Specialty Classes

World Languages

Beginning in first grade the children learn two foreign languages, Spanish and German.  Through story, song, rhyme and movement, grades one through three become acquainted with these cultures, as well as the vocabulary and cadences of the languages.  In grade four, reading and grammar are introduced, and are continued more formally in the upper grades.  All students experience the food, festivals, and dance of each culture.  Often, classes will present short plays, songs or poems in Spanish or German at school assemblies.


Coordinated movement of the hands and limbs is essential to the development of the intellect and academic capacities, as well as physical integration of the child’s maturing body.  For this reason, Handwork is taught in all grades, beginning even in Early Childhood. Handwork teaches children to complete challenging tasks and to appreciate each other’s work. Mathematical concepts such as parallelism, mirror-imaging, progression and geometric forms are implicitly experienced through this tactile learning process.  The aesthetic experience of creating something beautiful also nourishes the child’s emotional sensibilities. All students learn to knit in first grade, creating simple toys and useful objects.  In second through fifth grades, they build on those skills to learn crochet, cross-stitch, embroidery, and knitting in the round.  In sixth grade, when they enter adolescence, the students learn to sew three-dimensional animals or dolls.  Seventh grade often brings shoe-making or other practical work.  The culmination of the Handwork curriculum comes in eighth grade while studying the Industrial Age and the introduction of the sewing machine – with  this new tool, the students make clothing or quilts.  Throughout the grades, projects are of a practical nature: potholders, cushions, toys, hats, socks, shoes and articles of clothing for example.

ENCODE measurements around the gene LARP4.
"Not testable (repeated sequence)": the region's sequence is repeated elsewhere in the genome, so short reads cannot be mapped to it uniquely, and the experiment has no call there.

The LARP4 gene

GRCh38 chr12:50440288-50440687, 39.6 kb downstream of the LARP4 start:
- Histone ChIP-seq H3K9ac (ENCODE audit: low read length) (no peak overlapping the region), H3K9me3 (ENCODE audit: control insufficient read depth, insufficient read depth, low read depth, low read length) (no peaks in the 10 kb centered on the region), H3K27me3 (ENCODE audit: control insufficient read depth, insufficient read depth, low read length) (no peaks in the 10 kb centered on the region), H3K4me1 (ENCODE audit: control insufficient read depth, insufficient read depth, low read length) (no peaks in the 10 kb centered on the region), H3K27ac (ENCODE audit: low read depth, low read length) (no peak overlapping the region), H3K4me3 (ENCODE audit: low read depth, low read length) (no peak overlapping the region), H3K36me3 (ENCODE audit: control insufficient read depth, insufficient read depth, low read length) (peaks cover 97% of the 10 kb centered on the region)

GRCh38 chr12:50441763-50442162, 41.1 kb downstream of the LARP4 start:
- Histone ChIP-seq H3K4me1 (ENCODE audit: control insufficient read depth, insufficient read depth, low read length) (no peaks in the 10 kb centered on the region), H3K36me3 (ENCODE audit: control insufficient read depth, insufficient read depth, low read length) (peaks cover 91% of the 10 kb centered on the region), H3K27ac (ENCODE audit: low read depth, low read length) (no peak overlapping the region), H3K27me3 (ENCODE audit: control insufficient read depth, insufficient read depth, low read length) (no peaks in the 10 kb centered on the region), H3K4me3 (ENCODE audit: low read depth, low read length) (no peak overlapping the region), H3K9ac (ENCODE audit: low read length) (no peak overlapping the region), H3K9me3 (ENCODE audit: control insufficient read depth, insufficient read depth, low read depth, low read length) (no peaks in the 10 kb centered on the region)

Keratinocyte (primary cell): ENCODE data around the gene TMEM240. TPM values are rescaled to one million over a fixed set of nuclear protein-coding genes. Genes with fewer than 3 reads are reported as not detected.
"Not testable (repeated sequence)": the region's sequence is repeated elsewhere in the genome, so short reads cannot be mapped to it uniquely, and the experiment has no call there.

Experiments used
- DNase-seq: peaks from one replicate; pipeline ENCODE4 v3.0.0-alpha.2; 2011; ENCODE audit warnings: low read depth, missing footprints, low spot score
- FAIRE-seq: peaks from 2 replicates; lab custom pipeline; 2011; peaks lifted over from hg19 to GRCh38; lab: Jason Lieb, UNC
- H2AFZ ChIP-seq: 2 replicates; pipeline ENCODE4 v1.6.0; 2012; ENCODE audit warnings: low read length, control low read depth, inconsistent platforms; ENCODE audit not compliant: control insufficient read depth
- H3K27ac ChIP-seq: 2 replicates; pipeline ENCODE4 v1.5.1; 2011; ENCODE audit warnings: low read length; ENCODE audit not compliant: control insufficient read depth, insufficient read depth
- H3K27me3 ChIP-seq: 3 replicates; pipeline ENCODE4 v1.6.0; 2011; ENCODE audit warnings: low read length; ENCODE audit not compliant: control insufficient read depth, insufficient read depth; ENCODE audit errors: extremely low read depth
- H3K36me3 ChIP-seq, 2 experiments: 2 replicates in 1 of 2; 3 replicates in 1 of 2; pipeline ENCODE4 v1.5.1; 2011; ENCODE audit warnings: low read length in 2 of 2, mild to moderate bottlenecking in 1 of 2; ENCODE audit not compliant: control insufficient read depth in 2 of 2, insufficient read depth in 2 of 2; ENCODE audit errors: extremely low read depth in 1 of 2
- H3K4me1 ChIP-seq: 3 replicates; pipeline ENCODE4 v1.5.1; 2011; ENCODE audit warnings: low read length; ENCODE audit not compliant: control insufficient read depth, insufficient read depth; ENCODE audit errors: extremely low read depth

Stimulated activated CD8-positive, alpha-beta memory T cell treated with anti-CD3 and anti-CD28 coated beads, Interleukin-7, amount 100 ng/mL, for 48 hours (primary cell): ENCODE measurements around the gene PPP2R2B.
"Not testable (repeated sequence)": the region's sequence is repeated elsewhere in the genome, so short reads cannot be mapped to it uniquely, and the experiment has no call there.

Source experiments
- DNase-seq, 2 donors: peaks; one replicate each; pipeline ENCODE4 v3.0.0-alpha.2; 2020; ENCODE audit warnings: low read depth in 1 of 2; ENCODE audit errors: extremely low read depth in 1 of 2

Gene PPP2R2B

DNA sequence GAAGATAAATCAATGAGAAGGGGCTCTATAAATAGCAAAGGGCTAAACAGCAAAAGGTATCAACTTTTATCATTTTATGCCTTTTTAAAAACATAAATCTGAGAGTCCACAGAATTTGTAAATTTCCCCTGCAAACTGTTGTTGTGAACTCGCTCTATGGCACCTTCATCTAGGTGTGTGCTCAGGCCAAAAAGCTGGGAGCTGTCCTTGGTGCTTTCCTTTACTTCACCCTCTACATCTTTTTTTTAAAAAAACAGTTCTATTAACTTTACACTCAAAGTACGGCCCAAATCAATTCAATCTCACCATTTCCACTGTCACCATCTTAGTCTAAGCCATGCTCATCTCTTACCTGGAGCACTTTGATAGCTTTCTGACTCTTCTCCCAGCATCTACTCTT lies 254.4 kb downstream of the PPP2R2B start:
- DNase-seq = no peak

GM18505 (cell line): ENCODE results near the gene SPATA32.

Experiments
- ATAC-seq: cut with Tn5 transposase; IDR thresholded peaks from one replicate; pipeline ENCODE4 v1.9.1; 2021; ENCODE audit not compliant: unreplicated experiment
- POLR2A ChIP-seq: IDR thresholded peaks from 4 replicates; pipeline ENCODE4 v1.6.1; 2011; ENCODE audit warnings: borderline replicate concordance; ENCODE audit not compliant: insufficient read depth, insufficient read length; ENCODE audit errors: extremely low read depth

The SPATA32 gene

Movement / Games

In a culture where organized team sports hold such high status, children can come to think only in those terms.  At Seacoast Waldorf School the Movement and Games curriculum cultivates basic coordination and movement skills that will help when students decide to play organized sports later on.  Our Movement curriculum grows from the belief that spatial awareness and intelligence, as well as a joy of physical movement, are essential components of living a full and balanced life.

With the guidance of an experienced Movement and Games teacher, students will explore movement activities ranging from imaginative or strategic games to tackling challenging obstacle courses and eventually competitive games.  This multifaceted program provides the opportunity for children to truly play as they develop their skills.  Importantly, our Games program teaches students to play with each other before they play against each other, to acknowledge each other, to play safely and gain an appreciation for all kinds of movement.  The Games program enables students to move fully and enter in a more healthy relationship with the world.

Team sports as extracurricular activities are introduced at the middle school level.


Music is an integral part of the students’ experience at our school. Singing and recorder playing begin in first grade under the daily guidance of the class teacher, as well as General Music classes.  In fourth grade, students also learn to play a stringed instrument in group lessons taught by the Music Director.  Chorus is introduced in the third grade to build formal technique and repertoire (often relating in some way to the particular curriculum of each grade).  Beginning in fourth grade, students learn to play a stringed instrument in group lessons.  There are regular opportunities for performance at school assemblies, concerts and seasonal celebrations.


Drama, painting, drawing, modeling and coordinated movement are thoroughly integrated into every aspect of the academic curriculum, including the science and mathematics courses.  Students learn to illustrate complicated logarithmic spirals through precise drawing with a compass.  The pyramids of Egypt may be modeled in clay, the mythological characters of ancient Greece depicted in watercolor paintings, and the music of Medieval Europe performed on a recorder.  Class plays are chosen (or written) according to the themes of the Main Lesson.  First grade students may act out fairy tales or nature stories, while eighth graders may perform a Shakespeare comedy.  Every student illustrates his or her own Main Lesson books and reports, creating original textbooks full of artistic and academic endeavors.


In fifth through eighth grades, students learn hands-on woodworking.  The use hand tools to rasp, file, gouge and plane.  They learn to appreciate the life-imbued medium of wood and to work rhythmically and sensitively.  Creating a sequence of useful objects such as cooking spoons, bowls and three-legged stools reveals fundamentals of sculptural form, simple yet beautiful.  The sense of completion and success in this practical work creates balance and strengthens their will.